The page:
Transcendentalism in Thoreau’s Walden





Transcendentalism in Thoreau’s Walden

Henry Thoreau was born in an era when enlightenment was still thriving. Born into a poor family, he helped his family generate income from a pencil making business (Thoreau and Porcellino 6). After several attempts at being a scholar, he finally met Ralph Waldo, who let him live on his land, as they shared various philosophies about life. At the time, the world was coming to terms with the Transcendentalism ideologies that were largely supported by Thoreau. Transcendentalism was a literary movement in America, which greatly criticized the world’s nature to conform to the norms, and dependency. These ideologies preached for men to be independent, self reliant, embrace simplicity, and being objective. It borrowed heavily from Hindu religion. Thoreau is one of the greatest supporters of this philosophical movement, as he even wrote literature with such theme. One of his renown books is Walden, which he wrote while he was living on a structure he built for himself on Waldo’s land, which he called Walden. The book largely reflects his deep-rooted ideologies and the importance of transcendentalism as seen throughout the chapters.

Transcendentalism believes in the inherent goodness of man, and that society and its various institutions have corrupted the soul and the mind of man. When life for Thoreau does not go as planned, he begins to wallow in self-pity and seems to give up on his ambitions. However, he meets Waldo, who happens to share his ideas and philosophies in various subjects such as economics and politics. With time, they develop a strong friendship, to the extent that he lets him stay on his land. Sometime later, Waldo visit Europe for two years, and while he is away, Thoreau develops a very intimate relationship with his second wife, Lidian. On his return, their friendship begins to drift and they become estranged, due to tension. The tension builds up presumably due to Waldo disliking the idea that his wife has become close with his friend. Transcendentalism seeks to reach out to man’s nature, the selfless one, which has been corrupted by societal institution. Waldo’s attitude towards their friendship is a true manifestation of what a social institution such a marriage has changed his good nature and he has against his friend. Their friendship was sincere, and for it to break, it means that Waldo’s soul had become influenced by the society, a notion that transcendentalism tried to fight.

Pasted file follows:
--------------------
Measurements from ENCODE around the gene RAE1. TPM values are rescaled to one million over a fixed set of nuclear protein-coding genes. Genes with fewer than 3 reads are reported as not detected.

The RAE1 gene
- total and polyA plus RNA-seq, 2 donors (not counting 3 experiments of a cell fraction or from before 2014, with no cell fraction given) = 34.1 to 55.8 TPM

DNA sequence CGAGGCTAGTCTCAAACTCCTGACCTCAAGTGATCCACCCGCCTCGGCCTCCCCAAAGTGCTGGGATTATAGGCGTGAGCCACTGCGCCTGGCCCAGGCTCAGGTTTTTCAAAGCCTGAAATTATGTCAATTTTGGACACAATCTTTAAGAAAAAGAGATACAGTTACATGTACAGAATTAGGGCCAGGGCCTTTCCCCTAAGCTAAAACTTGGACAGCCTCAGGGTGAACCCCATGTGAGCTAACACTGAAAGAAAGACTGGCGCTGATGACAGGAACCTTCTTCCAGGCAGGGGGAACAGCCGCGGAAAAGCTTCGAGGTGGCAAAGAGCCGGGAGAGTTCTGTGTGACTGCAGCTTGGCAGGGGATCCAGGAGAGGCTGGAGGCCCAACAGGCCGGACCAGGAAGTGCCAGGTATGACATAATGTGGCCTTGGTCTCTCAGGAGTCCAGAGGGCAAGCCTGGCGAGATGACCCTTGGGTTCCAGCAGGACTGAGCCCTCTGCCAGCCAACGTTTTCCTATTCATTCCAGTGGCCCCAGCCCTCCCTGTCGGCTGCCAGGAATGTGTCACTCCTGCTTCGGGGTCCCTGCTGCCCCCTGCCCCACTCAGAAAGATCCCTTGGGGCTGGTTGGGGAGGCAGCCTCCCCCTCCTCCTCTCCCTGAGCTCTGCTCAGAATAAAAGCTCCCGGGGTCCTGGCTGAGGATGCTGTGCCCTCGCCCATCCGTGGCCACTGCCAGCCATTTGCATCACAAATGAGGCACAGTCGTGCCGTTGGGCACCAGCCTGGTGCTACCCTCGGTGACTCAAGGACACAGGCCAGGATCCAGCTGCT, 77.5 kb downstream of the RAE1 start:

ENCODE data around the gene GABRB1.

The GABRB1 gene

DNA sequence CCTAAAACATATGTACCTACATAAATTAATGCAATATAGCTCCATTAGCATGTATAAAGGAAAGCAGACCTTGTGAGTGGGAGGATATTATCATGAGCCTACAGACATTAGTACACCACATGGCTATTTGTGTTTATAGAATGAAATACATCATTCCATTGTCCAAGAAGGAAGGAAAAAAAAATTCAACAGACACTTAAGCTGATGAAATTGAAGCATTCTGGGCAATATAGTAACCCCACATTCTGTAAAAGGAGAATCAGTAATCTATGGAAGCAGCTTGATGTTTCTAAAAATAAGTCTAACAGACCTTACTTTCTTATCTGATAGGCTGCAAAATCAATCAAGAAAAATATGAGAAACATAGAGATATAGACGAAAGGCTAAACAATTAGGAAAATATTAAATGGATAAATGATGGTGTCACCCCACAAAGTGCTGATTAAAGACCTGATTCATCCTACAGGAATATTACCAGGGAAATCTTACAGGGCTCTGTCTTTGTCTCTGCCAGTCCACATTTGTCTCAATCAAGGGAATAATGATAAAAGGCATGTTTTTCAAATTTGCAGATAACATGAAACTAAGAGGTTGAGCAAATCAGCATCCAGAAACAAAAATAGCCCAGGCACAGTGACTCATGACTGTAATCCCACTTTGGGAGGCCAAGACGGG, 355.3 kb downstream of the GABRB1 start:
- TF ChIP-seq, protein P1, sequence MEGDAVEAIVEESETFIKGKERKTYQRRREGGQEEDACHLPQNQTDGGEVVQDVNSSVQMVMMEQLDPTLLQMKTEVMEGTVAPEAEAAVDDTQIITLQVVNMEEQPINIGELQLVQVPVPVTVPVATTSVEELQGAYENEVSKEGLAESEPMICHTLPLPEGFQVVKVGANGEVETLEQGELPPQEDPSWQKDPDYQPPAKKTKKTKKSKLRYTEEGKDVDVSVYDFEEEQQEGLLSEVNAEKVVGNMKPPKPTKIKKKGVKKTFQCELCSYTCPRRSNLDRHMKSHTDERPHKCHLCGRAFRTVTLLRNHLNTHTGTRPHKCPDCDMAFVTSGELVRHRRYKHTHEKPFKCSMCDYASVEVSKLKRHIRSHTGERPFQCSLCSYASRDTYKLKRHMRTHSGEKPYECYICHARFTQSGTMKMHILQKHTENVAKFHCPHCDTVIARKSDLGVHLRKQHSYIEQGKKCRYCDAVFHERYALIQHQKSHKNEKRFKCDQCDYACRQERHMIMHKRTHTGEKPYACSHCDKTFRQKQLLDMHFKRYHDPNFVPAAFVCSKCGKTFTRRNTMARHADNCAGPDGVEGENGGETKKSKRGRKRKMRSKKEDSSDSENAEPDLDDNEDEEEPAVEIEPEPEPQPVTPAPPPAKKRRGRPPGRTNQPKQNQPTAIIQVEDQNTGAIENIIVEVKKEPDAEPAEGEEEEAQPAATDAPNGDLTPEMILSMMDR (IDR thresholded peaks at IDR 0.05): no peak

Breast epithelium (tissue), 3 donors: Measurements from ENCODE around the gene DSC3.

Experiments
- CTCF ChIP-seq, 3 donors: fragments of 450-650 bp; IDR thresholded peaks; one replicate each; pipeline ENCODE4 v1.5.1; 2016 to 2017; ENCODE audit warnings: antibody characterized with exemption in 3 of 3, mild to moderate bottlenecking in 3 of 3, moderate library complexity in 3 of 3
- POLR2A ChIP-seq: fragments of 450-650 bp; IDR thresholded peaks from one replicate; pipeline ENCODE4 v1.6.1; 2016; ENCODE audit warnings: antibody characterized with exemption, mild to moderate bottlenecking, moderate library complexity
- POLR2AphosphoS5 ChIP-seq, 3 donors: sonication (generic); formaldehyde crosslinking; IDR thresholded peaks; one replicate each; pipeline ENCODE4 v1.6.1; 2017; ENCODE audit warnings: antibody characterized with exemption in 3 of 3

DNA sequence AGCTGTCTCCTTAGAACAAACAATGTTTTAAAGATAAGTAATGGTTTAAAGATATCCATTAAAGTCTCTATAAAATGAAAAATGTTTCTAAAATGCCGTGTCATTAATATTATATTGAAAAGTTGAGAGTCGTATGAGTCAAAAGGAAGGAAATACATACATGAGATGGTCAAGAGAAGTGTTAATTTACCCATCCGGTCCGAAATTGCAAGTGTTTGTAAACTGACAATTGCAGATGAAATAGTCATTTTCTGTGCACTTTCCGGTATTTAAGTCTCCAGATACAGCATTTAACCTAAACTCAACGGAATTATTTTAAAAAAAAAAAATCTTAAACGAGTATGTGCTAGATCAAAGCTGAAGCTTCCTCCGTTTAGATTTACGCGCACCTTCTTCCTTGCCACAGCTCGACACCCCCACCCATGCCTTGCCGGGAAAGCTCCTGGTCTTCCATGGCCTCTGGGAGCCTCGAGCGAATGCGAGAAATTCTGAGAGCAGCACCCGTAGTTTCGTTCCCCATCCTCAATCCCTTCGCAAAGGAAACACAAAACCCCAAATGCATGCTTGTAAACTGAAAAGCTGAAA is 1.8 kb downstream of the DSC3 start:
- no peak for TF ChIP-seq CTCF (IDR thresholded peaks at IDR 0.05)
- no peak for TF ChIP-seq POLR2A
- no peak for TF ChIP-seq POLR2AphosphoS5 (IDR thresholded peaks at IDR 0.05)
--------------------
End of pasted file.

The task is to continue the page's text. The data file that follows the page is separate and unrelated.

Ralph Waldo was Thoreau’s teacher, therefore, his ideologies borrowed heavily from his writings such as Self Reliance. Evidently, he seeks to follow the teachings to the letter when he sets out to Walden, and lives in solitude. Transcendentalism strongly supports the importance of self-reliance, an attribute that all human beings should adopt (Packer 47). From the story, it remains clear that self-reliance is not just about material wealth and property. It is also applicable in a social context. Just as Thoreau was able to find solace and contentment in his own solitude, man should do the same. There is great power and self-control that comes with self-reliance. It is a form of liberation for the soul and mind. For instance, he built the structure he lived in from his own finances, and some material that he gathered. Thoreau found the laugh of the loon entertaining, as was bent on supporting himself financially through all his endeavors. His thoughts were largely hinged on the aspect of individualism, which received many criticisms by the society and other scholars. From a transcendentalist lens, self-reliance also encompasses the aspect of spirituality. To compound this belief, he mentions in his story that the inner self is the true representation of reality, and that everything in the outside is a manifestation of the self. Therefore, human beings create for themselves their own reality. It is entirely up to man to create an environment that reflects his true self, just as he did when he lived at Walden, utterly depending on his efforts.

Transcendentalists place high value on simplicity, which largely involves living a minimalist life (Phillips, Ladd, and Anesko 35). Just as in his “economy” chapter, Thoreau observes two ways in dealing with the dissatisfaction that comes with excess wealth. The first is to acquire more, and the second is to reduce more. He further criticizes the people in Concord, who are obsessed with making mortgage payments and acquiring more wealth. His approach was to minimize his expenditure and avoid the dissatisfaction of material wealth. His story does reflect the true ideals of transcendentalism, which viewed excess property as extravagance and a disadvantage. His idea of simplicity, which was in line with his philosophies, was demonstrated by his way of life. He built a very simple structure to live in, which was something he was proud of, unlike the wealthier, who had mortgages to pay. This meant that the houses were essentially not theirs. To insist on his message, he showed the irony in the wealthy thinking that they have a house, yet they are in debt. It appears as though his life was an entire analogy aimed at preaching the ideals of transcendentalism.


Works Cited:

Packer, Barbara L. The Transcendentalists. Athens: University of Georgia Press, 2007. Print.

Phillips, Jerry, Andrew Ladd, and Michael Anesko. Romanticism and Transcendentalism. New York: Facts on File, Inc., 2006. Print.

Thoreau, Henry David, and John Porcellino. Thoreau at Walden. New York: Hyperion, 2008. Print.


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